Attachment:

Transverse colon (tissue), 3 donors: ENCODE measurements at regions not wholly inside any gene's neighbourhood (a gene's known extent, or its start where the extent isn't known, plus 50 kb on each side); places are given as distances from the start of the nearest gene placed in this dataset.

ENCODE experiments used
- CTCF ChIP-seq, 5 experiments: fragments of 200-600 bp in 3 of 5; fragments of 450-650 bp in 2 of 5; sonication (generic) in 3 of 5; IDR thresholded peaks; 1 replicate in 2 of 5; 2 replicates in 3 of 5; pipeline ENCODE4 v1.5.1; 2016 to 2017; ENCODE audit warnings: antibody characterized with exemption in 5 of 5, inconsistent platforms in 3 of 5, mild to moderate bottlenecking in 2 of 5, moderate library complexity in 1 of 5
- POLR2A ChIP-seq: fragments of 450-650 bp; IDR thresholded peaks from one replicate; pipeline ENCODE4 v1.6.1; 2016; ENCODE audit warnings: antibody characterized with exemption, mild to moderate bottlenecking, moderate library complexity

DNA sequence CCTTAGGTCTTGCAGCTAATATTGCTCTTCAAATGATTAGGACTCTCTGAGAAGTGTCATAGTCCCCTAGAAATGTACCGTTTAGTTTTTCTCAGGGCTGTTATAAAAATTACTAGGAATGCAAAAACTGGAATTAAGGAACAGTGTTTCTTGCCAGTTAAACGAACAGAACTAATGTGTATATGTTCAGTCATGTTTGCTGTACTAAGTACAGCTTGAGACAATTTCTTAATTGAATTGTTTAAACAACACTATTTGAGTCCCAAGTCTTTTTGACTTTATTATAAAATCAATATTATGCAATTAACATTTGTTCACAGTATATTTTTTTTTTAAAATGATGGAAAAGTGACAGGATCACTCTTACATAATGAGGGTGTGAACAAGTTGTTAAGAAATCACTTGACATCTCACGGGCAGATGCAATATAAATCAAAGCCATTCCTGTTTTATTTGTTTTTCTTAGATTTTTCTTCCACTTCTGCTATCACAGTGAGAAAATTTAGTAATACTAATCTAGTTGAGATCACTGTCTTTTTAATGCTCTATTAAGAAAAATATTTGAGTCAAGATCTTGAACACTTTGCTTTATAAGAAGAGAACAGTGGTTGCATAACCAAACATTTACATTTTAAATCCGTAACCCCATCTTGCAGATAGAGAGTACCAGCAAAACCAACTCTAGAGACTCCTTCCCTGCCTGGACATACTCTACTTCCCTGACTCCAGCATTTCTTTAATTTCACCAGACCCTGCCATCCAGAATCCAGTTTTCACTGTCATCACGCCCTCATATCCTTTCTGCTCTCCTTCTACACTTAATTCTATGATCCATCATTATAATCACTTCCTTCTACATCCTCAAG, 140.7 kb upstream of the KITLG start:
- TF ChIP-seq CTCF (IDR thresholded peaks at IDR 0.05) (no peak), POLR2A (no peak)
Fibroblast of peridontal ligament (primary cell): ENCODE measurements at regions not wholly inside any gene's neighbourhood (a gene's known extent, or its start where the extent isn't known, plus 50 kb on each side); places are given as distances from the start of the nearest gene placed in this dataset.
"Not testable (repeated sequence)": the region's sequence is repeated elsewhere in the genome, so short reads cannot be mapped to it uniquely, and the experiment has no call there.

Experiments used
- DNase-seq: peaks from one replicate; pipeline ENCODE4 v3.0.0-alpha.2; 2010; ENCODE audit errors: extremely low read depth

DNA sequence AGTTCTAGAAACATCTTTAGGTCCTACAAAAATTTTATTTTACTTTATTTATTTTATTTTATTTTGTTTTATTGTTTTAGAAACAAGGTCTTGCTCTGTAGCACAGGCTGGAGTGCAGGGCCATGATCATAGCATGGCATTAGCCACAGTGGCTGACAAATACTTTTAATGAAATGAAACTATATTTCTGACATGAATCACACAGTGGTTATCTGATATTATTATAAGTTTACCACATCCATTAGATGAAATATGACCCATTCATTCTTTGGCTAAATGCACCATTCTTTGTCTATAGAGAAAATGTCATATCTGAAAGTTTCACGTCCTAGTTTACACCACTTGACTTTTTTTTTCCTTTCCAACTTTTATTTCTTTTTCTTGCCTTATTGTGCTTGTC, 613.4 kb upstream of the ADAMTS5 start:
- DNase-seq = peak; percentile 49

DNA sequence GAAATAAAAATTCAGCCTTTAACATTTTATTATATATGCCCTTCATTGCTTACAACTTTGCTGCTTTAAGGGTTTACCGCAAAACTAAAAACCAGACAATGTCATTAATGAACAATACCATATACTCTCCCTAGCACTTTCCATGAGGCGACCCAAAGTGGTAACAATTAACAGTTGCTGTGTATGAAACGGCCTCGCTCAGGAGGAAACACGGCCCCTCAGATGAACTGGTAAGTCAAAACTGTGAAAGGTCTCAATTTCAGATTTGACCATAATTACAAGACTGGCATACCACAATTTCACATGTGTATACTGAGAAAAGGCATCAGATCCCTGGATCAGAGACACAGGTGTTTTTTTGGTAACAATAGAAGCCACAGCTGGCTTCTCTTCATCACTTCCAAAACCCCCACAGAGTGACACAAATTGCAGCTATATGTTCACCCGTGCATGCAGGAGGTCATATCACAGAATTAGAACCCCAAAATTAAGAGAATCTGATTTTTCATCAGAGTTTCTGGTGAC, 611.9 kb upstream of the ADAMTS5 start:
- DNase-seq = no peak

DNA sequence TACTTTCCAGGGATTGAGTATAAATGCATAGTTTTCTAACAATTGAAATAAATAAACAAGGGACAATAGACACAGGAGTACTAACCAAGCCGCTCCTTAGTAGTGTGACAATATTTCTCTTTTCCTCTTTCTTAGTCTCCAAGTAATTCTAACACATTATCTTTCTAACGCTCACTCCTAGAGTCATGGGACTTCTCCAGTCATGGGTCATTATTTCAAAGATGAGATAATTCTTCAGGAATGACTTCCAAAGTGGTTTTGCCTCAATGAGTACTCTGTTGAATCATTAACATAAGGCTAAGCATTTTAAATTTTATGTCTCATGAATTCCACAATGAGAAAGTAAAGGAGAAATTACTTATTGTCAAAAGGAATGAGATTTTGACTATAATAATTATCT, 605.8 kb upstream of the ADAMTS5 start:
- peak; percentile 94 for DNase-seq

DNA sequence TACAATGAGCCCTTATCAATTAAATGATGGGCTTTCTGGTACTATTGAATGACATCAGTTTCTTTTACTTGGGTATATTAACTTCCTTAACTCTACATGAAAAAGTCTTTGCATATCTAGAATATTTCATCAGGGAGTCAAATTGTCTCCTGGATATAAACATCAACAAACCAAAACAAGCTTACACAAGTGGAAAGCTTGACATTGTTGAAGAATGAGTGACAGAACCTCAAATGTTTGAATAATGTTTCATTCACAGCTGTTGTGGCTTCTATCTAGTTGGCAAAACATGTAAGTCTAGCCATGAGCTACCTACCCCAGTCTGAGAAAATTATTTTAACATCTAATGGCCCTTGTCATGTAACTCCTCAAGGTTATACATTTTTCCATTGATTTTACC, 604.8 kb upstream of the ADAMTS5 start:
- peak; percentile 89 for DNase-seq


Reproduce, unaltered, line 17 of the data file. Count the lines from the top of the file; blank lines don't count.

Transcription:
DNA sequence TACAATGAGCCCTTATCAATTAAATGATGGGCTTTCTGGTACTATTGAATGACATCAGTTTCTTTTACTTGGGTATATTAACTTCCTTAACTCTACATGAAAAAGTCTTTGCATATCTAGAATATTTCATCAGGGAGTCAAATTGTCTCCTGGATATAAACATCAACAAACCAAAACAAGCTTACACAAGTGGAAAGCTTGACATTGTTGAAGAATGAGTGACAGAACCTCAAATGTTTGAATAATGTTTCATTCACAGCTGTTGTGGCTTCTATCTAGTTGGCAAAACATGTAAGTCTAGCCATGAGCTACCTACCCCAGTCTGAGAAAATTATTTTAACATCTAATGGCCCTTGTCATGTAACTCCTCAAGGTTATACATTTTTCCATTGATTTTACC, 604.8 kb upstream of the ADAMTS5 start: